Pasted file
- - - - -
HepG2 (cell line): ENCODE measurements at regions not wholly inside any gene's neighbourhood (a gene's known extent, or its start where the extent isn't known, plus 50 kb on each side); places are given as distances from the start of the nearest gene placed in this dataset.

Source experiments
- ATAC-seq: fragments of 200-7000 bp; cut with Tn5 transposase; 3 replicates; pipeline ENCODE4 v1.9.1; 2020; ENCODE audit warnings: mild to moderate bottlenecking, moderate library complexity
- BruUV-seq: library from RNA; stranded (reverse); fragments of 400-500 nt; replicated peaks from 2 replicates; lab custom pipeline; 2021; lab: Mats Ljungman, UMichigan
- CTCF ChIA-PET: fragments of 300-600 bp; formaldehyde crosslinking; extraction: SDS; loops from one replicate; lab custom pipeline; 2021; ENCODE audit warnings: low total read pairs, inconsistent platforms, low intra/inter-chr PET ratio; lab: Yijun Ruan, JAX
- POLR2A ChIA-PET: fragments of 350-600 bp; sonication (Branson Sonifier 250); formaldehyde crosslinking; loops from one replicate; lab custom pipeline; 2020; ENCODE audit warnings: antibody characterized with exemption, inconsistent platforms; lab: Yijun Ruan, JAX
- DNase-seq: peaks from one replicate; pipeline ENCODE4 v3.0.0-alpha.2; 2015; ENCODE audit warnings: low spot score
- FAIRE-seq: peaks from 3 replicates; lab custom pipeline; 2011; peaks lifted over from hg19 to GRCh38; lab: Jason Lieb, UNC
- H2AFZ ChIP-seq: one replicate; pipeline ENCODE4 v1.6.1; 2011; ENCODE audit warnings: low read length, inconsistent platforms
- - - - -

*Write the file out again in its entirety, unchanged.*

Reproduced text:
HepG2 (cell line): ENCODE measurements at regions not wholly inside any gene's neighbourhood (a gene's known extent, or its start where the extent isn't known, plus 50 kb on each side); places are given as distances from the start of the nearest gene placed in this dataset.

Source experiments
- ATAC-seq: fragments of 200-7000 bp; cut with Tn5 transposase; 3 replicates; pipeline ENCODE4 v1.9.1; 2020; ENCODE audit warnings: mild to moderate bottlenecking, moderate library complexity
- BruUV-seq: library from RNA; stranded (reverse); fragments of 400-500 nt; replicated peaks from 2 replicates; lab custom pipeline; 2021; lab: Mats Ljungman, UMichigan
- CTCF ChIA-PET: fragments of 300-600 bp; formaldehyde crosslinking; extraction: SDS; loops from one replicate; lab custom pipeline; 2021; ENCODE audit warnings: low total read pairs, inconsistent platforms, low intra/inter-chr PET ratio; lab: Yijun Ruan, JAX
- POLR2A ChIA-PET: fragments of 350-600 bp; sonication (Branson Sonifier 250); formaldehyde crosslinking; loops from one replicate; lab custom pipeline; 2020; ENCODE audit warnings: antibody characterized with exemption, inconsistent platforms; lab: Yijun Ruan, JAX
- DNase-seq: peaks from one replicate; pipeline ENCODE4 v3.0.0-alpha.2; 2015; ENCODE audit warnings: low spot score
- FAIRE-seq: peaks from 3 replicates; lab custom pipeline; 2011; peaks lifted over from hg19 to GRCh38; lab: Jason Lieb, UNC
- H2AFZ ChIP-seq: one replicate; pipeline ENCODE4 v1.6.1; 2011; ENCODE audit warnings: low read length, inconsistent platforms